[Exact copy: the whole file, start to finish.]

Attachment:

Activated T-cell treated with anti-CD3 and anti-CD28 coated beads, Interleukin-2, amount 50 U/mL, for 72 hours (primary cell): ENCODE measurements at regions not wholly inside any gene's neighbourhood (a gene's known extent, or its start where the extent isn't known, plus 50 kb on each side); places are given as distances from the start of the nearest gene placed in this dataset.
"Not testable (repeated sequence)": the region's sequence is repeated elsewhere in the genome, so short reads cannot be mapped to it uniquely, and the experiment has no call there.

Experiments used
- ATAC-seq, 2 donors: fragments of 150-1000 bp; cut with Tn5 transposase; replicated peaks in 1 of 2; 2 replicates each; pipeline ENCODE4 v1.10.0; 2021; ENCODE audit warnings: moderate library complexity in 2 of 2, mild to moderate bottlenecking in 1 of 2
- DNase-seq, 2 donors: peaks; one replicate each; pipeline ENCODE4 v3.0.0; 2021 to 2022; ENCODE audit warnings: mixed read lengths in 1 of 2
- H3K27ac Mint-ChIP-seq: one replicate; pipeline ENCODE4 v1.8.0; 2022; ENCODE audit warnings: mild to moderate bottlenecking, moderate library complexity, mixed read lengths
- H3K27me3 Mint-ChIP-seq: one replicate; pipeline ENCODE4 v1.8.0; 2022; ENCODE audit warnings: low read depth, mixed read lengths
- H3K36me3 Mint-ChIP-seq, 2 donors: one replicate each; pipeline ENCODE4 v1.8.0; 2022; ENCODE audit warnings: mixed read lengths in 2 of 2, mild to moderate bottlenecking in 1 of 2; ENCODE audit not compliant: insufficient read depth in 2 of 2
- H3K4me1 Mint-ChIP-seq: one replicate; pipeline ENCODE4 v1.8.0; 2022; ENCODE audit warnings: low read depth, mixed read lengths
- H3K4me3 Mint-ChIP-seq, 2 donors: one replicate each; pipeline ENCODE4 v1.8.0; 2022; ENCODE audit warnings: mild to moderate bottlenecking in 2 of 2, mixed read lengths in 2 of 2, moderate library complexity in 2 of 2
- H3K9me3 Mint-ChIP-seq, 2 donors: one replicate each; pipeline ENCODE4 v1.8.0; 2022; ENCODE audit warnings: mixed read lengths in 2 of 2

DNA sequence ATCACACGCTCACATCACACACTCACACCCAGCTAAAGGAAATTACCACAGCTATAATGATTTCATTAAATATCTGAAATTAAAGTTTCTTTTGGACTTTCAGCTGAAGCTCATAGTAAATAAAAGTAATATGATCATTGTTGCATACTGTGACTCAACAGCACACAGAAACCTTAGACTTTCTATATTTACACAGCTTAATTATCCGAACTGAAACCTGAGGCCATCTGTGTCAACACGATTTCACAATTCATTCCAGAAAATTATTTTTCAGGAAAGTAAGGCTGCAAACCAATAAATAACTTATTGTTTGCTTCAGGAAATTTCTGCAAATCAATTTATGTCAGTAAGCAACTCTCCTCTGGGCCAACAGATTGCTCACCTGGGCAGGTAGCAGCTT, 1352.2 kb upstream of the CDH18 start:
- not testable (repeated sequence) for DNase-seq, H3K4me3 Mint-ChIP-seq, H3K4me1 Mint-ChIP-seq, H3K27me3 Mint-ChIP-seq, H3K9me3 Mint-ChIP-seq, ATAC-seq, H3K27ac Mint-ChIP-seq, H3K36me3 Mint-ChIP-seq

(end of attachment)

Activated T-cell treated with anti-CD3 and anti-CD28 coated beads, Interleukin-2, amount 50 U/mL, for 72 hours (primary cell): ENCODE measurements at regions not wholly inside any gene's neighbourhood (a gene's known extent, or its start where the extent isn't known, plus 50 kb on each side); places are given as distances from the start of the nearest gene placed in this dataset.
"Not testable (repeated sequence)": the region's sequence is repeated elsewhere in the genome, so short reads cannot be mapped to it uniquely, and the experiment has no call there.

Experiments used
- ATAC-seq, 2 donors: fragments of 150-1000 bp; cut with Tn5 transposase; replicated peaks in 1 of 2; 2 replicates each; pipeline ENCODE4 v1.10.0; 2021; ENCODE audit warnings: moderate library complexity in 2 of 2, mild to moderate bottlenecking in 1 of 2
- DNase-seq, 2 donors: peaks; one replicate each; pipeline ENCODE4 v3.0.0; 2021 to 2022; ENCODE audit warnings: mixed read lengths in 1 of 2
- H3K27ac Mint-ChIP-seq: one replicate; pipeline ENCODE4 v1.8.0; 2022; ENCODE audit warnings: mild to moderate bottlenecking, moderate library complexity, mixed read lengths
- H3K27me3 Mint-ChIP-seq: one replicate; pipeline ENCODE4 v1.8.0; 2022; ENCODE audit warnings: low read depth, mixed read lengths
- H3K36me3 Mint-ChIP-seq, 2 donors: one replicate each; pipeline ENCODE4 v1.8.0; 2022; ENCODE audit warnings: mixed read lengths in 2 of 2, mild to moderate bottlenecking in 1 of 2; ENCODE audit not compliant: insufficient read depth in 2 of 2
- H3K4me1 Mint-ChIP-seq: one replicate; pipeline ENCODE4 v1.8.0; 2022; ENCODE audit warnings: low read depth, mixed read lengths
- H3K4me3 Mint-ChIP-seq, 2 donors: one replicate each; pipeline ENCODE4 v1.8.0; 2022; ENCODE audit warnings: mild to moderate bottlenecking in 2 of 2, mixed read lengths in 2 of 2, moderate library complexity in 2 of 2
- H3K9me3 Mint-ChIP-seq, 2 donors: one replicate each; pipeline ENCODE4 v1.8.0; 2022; ENCODE audit warnings: mixed read lengths in 2 of 2

DNA sequence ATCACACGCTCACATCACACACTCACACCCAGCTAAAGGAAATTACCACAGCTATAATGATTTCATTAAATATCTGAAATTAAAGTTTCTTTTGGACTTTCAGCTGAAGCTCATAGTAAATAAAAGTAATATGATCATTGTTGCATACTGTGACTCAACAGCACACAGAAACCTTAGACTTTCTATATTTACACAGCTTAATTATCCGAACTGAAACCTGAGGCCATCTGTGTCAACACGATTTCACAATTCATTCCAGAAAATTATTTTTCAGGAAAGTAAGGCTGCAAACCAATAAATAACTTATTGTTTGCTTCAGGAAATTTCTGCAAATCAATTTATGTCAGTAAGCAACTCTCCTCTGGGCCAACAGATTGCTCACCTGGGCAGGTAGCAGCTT, 1352.2 kb upstream of the CDH18 start:
- not testable (repeated sequence) for DNase-seq, H3K4me3 Mint-ChIP-seq, H3K4me1 Mint-ChIP-seq, H3K27me3 Mint-ChIP-seq, H3K9me3 Mint-ChIP-seq, ATAC-seq, H3K27ac Mint-ChIP-seq, H3K36me3 Mint-ChIP-seq